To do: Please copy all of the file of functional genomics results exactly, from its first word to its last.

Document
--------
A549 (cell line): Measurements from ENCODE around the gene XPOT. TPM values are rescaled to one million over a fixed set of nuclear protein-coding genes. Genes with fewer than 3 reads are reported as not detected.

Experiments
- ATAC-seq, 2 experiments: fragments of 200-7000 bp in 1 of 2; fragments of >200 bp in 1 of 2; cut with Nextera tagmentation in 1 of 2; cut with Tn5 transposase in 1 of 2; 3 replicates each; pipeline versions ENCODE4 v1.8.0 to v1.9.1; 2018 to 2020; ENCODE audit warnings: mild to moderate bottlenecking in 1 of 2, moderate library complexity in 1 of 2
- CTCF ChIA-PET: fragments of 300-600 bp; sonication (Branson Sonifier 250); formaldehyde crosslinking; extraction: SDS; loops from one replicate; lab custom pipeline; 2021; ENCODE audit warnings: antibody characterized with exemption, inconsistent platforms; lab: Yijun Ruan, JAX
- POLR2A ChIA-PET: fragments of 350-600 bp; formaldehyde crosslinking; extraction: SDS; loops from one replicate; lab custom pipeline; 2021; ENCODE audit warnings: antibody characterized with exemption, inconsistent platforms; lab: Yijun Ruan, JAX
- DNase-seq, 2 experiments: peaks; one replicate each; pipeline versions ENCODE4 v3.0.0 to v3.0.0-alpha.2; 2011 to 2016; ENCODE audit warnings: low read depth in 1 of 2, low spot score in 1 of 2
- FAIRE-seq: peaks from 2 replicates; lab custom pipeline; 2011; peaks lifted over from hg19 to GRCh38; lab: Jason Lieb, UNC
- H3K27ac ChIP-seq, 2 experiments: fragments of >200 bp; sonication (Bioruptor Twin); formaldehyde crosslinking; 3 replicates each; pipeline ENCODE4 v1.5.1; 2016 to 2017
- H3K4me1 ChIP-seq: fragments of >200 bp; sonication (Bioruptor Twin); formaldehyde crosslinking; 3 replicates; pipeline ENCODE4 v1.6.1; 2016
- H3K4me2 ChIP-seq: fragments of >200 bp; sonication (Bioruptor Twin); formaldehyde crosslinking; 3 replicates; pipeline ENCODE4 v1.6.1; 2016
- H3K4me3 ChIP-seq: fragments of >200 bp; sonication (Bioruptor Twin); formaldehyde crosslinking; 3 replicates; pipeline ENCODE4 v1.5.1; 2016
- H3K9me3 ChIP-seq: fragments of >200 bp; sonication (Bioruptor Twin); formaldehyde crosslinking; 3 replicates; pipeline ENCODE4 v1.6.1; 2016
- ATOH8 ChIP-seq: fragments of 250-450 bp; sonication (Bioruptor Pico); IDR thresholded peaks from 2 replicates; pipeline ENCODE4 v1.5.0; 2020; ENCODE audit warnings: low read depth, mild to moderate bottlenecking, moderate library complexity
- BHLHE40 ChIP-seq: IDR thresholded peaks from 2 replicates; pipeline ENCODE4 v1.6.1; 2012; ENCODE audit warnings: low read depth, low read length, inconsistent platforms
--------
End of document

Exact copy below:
A549 (cell line): Measurements from ENCODE around the gene XPOT. TPM values are rescaled to one million over a fixed set of nuclear protein-coding genes. Genes with fewer than 3 reads are reported as not detected.

Experiments
- ATAC-seq, 2 experiments: fragments of 200-7000 bp in 1 of 2; fragments of >200 bp in 1 of 2; cut with Nextera tagmentation in 1 of 2; cut with Tn5 transposase in 1 of 2; 3 replicates each; pipeline versions ENCODE4 v1.8.0 to v1.9.1; 2018 to 2020; ENCODE audit warnings: mild to moderate bottlenecking in 1 of 2, moderate library complexity in 1 of 2
- CTCF ChIA-PET: fragments of 300-600 bp; sonication (Branson Sonifier 250); formaldehyde crosslinking; extraction: SDS; loops from one replicate; lab custom pipeline; 2021; ENCODE audit warnings: antibody characterized with exemption, inconsistent platforms; lab: Yijun Ruan, JAX
- POLR2A ChIA-PET: fragments of 350-600 bp; formaldehyde crosslinking; extraction: SDS; loops from one replicate; lab custom pipeline; 2021; ENCODE audit warnings: antibody characterized with exemption, inconsistent platforms; lab: Yijun Ruan, JAX
- DNase-seq, 2 experiments: peaks; one replicate each; pipeline versions ENCODE4 v3.0.0 to v3.0.0-alpha.2; 2011 to 2016; ENCODE audit warnings: low read depth in 1 of 2, low spot score in 1 of 2
- FAIRE-seq: peaks from 2 replicates; lab custom pipeline; 2011; peaks lifted over from hg19 to GRCh38; lab: Jason Lieb, UNC
- H3K27ac ChIP-seq, 2 experiments: fragments of >200 bp; sonication (Bioruptor Twin); formaldehyde crosslinking; 3 replicates each; pipeline ENCODE4 v1.5.1; 2016 to 2017
- H3K4me1 ChIP-seq: fragments of >200 bp; sonication (Bioruptor Twin); formaldehyde crosslinking; 3 replicates; pipeline ENCODE4 v1.6.1; 2016
- H3K4me2 ChIP-seq: fragments of >200 bp; sonication (Bioruptor Twin); formaldehyde crosslinking; 3 replicates; pipeline ENCODE4 v1.6.1; 2016
- H3K4me3 ChIP-seq: fragments of >200 bp; sonication (Bioruptor Twin); formaldehyde crosslinking; 3 replicates; pipeline ENCODE4 v1.5.1; 2016
- H3K9me3 ChIP-seq: fragments of >200 bp; sonication (Bioruptor Twin); formaldehyde crosslinking; 3 replicates; pipeline ENCODE4 v1.6.1; 2016
- ATOH8 ChIP-seq: fragments of 250-450 bp; sonication (Bioruptor Pico); IDR thresholded peaks from 2 replicates; pipeline ENCODE4 v1.5.0; 2020; ENCODE audit warnings: low read depth, mild to moderate bottlenecking, moderate library complexity
- BHLHE40 ChIP-seq: IDR thresholded peaks from 2 replicates; pipeline ENCODE4 v1.6.1; 2012; ENCODE audit warnings: low read depth, low read length, inconsistent platforms